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For us, various waves of imposition have meant new systems of education, health, government, and more generally, a changed culture. Upon all of this we have lost the majority of our lands or have seen its destruction through the careless extraction of its resources. Today we are grappling with a number of issues including the resuscitation and revitalisation of our culture, the legal titling of our traditional lands, appropriate and adequate forms of education for our children, proper health facilities to maintain our population, proper representation of our peoples, adequate government systems, and better transportation and communication systems, among others.
Even though we are celebrating Amerindian Heritage Month, and there is some cause for celebration in that we have managed to maintain various forms of our culture, we cannot truly celebrate until we have legal recognition of our lands which is the basis of our culture, until our languages are recognised in the formal school systems, until the school curriculum includes teachings on our culture and the things that are most important to us as Amerindians, until more education facilities are provided for our children in the environment in which they are most comfortable, until the health and medical care systems ensure that communities are properly serviced, until it is recognised that we can govern ourselves and that we do not need to be treated like children or have others make decisions on our behalf.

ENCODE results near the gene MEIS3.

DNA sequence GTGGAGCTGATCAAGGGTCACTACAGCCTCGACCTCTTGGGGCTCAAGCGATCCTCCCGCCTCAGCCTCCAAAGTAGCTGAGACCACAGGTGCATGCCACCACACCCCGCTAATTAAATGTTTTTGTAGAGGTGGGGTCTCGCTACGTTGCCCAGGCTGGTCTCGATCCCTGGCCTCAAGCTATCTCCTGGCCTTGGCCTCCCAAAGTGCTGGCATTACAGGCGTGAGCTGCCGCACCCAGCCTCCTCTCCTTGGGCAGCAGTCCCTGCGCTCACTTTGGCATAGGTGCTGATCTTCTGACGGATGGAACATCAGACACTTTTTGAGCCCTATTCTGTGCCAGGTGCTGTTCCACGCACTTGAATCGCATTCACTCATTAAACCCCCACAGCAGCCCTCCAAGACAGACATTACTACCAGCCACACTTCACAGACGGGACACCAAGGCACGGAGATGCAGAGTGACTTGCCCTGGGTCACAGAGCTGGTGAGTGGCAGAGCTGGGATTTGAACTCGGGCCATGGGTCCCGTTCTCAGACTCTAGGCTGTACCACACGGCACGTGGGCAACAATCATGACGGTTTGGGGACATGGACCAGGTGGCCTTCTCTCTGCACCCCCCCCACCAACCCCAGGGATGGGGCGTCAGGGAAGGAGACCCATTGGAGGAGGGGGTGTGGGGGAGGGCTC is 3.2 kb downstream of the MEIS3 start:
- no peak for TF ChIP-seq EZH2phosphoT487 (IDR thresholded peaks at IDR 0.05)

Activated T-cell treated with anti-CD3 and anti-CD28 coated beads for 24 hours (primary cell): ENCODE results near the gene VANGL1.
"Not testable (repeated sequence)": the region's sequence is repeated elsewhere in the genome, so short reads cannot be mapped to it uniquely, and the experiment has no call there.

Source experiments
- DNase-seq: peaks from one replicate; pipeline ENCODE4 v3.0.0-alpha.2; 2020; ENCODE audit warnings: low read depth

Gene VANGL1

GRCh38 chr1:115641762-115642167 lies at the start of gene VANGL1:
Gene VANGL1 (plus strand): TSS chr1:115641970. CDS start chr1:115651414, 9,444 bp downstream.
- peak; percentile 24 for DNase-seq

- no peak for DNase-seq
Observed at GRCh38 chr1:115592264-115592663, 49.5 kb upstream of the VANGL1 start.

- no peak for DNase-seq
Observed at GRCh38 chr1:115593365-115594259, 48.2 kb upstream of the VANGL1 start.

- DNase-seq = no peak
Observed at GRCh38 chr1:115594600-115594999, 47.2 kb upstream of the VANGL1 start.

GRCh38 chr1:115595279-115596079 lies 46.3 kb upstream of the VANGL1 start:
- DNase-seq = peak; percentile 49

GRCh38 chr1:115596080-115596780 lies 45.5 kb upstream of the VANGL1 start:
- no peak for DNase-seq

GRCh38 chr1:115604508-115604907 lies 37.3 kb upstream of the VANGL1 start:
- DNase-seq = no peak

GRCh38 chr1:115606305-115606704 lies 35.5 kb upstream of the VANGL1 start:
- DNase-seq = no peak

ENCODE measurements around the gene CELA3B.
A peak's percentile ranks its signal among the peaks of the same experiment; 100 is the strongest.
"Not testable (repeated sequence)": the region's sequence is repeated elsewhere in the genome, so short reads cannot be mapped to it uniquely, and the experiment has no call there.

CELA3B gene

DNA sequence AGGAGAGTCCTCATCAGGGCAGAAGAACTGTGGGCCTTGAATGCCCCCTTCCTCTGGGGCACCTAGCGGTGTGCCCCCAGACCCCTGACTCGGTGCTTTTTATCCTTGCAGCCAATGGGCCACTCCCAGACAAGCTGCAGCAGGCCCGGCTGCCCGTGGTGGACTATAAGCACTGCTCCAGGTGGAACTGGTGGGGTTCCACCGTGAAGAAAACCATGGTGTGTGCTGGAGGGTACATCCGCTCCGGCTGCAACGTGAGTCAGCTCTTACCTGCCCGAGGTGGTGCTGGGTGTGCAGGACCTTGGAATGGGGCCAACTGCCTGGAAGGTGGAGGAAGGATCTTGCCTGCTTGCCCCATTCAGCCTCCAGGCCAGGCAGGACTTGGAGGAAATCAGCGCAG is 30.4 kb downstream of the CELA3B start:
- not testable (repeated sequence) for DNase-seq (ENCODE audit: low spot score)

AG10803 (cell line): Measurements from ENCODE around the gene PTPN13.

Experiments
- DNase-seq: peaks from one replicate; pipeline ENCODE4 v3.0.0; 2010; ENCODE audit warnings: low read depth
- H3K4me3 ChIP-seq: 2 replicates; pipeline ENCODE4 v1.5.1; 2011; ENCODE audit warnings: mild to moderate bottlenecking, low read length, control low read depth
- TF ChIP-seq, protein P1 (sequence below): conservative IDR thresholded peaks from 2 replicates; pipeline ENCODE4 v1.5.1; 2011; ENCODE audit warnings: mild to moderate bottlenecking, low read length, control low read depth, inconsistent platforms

Many have spoken about integration into the wider Guyanese society but what are we talking about - adopting other people's culture to the detriment of ours? This must never happen. We can be Amerindians and yet be Guyanese. As an Amerindian I would like to urge all of us to look into ourselves and see where we are and where we want to go. We would like to have our own doctors, lawyers, accountants and other professionals and I urge the youths to strive towards achieving these goals, but I also urge you to recognise that our languages, our relationship to our lands, our music, our dances - to sum it up, our way of life -- is what makes us a people and we must never lose sight of these.